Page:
USS Pioneer: These are the voyages of a LightWave starship model I released…

In 2007 I made my own Star Trek starship in LightWave 3D. I’d made a few others before, but this one became a labour of love. The USS Pioneer had a lot of little details, some subtle textures and a fairly elaborate lighting rig designed to make renders look good. The ship was intended to be an earlier-era version of the Constellation class starship.

When it was finished I released it1 for others to use. Then I forgot about it! This is my own rendering of the ship from that time:

USS Pioneer

I also made a video rendering2 showing off the animated textures and shuttlebay doors (the model includes a shuttlebay interior).


Seven years later…

Last night I was Googling my username, as you do, and I saw an image I hadn’t seen before:

A Light in the Darkness by Rob Caswell (April 2012)

A Light in the Darkness by RobCaswell

Someone liked my ship enough to make a nice rendering of it! The comments are amusing too. Not all are complementary as the 4-nacelle configuration divides opinion amongst Treknologists, and as someone put it: “My, what big nacelles she has!”. Later still Rob quips “When you turn the speed dial all the way, it goes to ‘Warp 11’.”

The big engines were quite deliberate. I imagined this ship as a fast response vessel of some kind, but looking at it again I would probably make them a bit smaller. But for every person who didn’t like the concept for its imagined technical rule breaking, there is someone who likes the design. In fact, there seems to be a few big fans of it.

Then I carried on looking to see if there were any more images of my ship out there. Turns out that Rob Caswell had made quite a few…

See more cool USS Pioneer renderings →

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Galaxy class

I’ve just finished watching season 1 of The Next Generation, and I’ve been inspired to get back into LightWave 3D to produce a quick homage (or two).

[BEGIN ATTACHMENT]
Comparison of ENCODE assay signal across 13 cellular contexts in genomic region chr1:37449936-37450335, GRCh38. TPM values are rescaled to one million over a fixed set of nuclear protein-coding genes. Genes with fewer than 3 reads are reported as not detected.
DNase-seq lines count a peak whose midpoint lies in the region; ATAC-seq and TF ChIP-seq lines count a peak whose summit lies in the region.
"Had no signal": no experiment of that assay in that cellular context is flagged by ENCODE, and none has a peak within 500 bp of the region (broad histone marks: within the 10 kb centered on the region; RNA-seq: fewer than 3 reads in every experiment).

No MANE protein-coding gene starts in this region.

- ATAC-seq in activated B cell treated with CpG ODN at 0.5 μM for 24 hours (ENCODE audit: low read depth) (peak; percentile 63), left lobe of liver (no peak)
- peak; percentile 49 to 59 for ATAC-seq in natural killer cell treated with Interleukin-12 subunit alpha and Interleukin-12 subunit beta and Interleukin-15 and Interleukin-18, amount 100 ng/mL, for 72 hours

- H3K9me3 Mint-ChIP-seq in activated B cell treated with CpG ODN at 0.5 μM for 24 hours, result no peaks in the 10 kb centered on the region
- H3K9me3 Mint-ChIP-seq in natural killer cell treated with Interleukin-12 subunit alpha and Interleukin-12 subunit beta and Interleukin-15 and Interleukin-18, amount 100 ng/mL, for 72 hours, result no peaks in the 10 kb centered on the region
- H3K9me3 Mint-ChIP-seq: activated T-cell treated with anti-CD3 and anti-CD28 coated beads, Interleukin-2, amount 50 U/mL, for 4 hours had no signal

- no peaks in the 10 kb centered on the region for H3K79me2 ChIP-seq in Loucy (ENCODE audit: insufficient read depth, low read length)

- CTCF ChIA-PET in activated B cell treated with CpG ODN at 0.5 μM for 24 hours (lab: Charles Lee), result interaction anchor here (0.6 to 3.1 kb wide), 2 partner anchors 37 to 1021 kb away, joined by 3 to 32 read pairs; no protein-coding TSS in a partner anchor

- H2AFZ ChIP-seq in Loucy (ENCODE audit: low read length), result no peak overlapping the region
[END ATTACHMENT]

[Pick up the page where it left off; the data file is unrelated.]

Enterprise D

View full size (1200 × 675) or in glorious HD (1920 × 1080) on Flickr.

This is a faithful reproduction of one of the most widely-used promo shots of the Enterprise D (see below for the originals).

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Fade In: The Writing of Star Trek: Insurrection

Links abound in this post, but dig in if you’re a Star Trek fan as there’s lots of insights and revelations into the production of one of the most unfairly dismissed Star Trek films. I actually rate Insurrection as one of my favourite Next Gen movies, but there’s no doubt it felt like a heavily compromised entry. An unpublished book by the late Michael Piller, Fade In: The Writing of Star Trek: Insurrection, tells the story.

“They’re not out to make a quick buck, they’re looking to protect the integrity of the franchise and its mythology.” 1998’s Star Trek Insurrection went through a number of different plots before becoming the film we ultimately saw. Starting out as Star Trek: Stardust, the first take on the idea involved Captain Picard going all Heart of Darkness on a former friend from his Starfleet Academy days in a bid to find the Fountain of Youth. That treatment evolved into a remarkably Avatarish story called simply Star Trek IX in which Picard must go upriver to kill a malfunctioning Data as part of a Federation/Romulan alliance to displace strange alien natives from a planet teeming with a valuable and rare ore (spoiler: Picard actually kills Data in this treatment, and Tom Hanks was supposed to have a major role somewhere).

(via “He might have read the document when he was tired, at the end of a long day of being tied to a whale.” – metafilter.com & via Boing Boing)

The PDF of the book was originally released by Trek Core. They included this note:

When 
we 
received
 this 
submission, 
we
 were 
told 
that 
Michael 
Piller 
considered 
this 
book
 his
 last 
great
 gift 
to
 the 
fans
 and
 to 
aspiring
 writers 
everywhere. 

Unfortunately,
 Paramount
 somehow
 got 
it 
suppressed
 from 
being 
published. 

Michael
 Piller 
passed
 away
 in
 2005, 
so
 getting 
this
 book 
published
 will 
never 
be
 possible
 (not 
to 
mention
 Insurrection 
is 
quite 
old
 now, 
so 
a 
book 
about 
it 
wouldn’t
 be 
financially 
feasible 
for 
a
 publisher). 

It’s 
clear 
Michael 
Piller
 wanted 
this 
book 
read, 
so 
we
 felt 
that 
making 
it
 available 
to 
the 
fans 
made
 sense. 

It’s
 an
 amazingly 
detailed 
look 
at 
the 
process 
of 
writing 
the 
movie 
including 
internal 
memos, 
letters, 
pitches, 
story
 drafts, 
etc. 

Enjoy 
this
 unique
 glimpse 
into 
writing 
Star 
Trek 
Insurrection! 

And 
lastly, 
if
 anyone 
can 
provide 
the
 draft 
of 
Star 
Trek 
Insurrection 
that 
is 
missing 
from 
this 
document,
 please
 email 
us.

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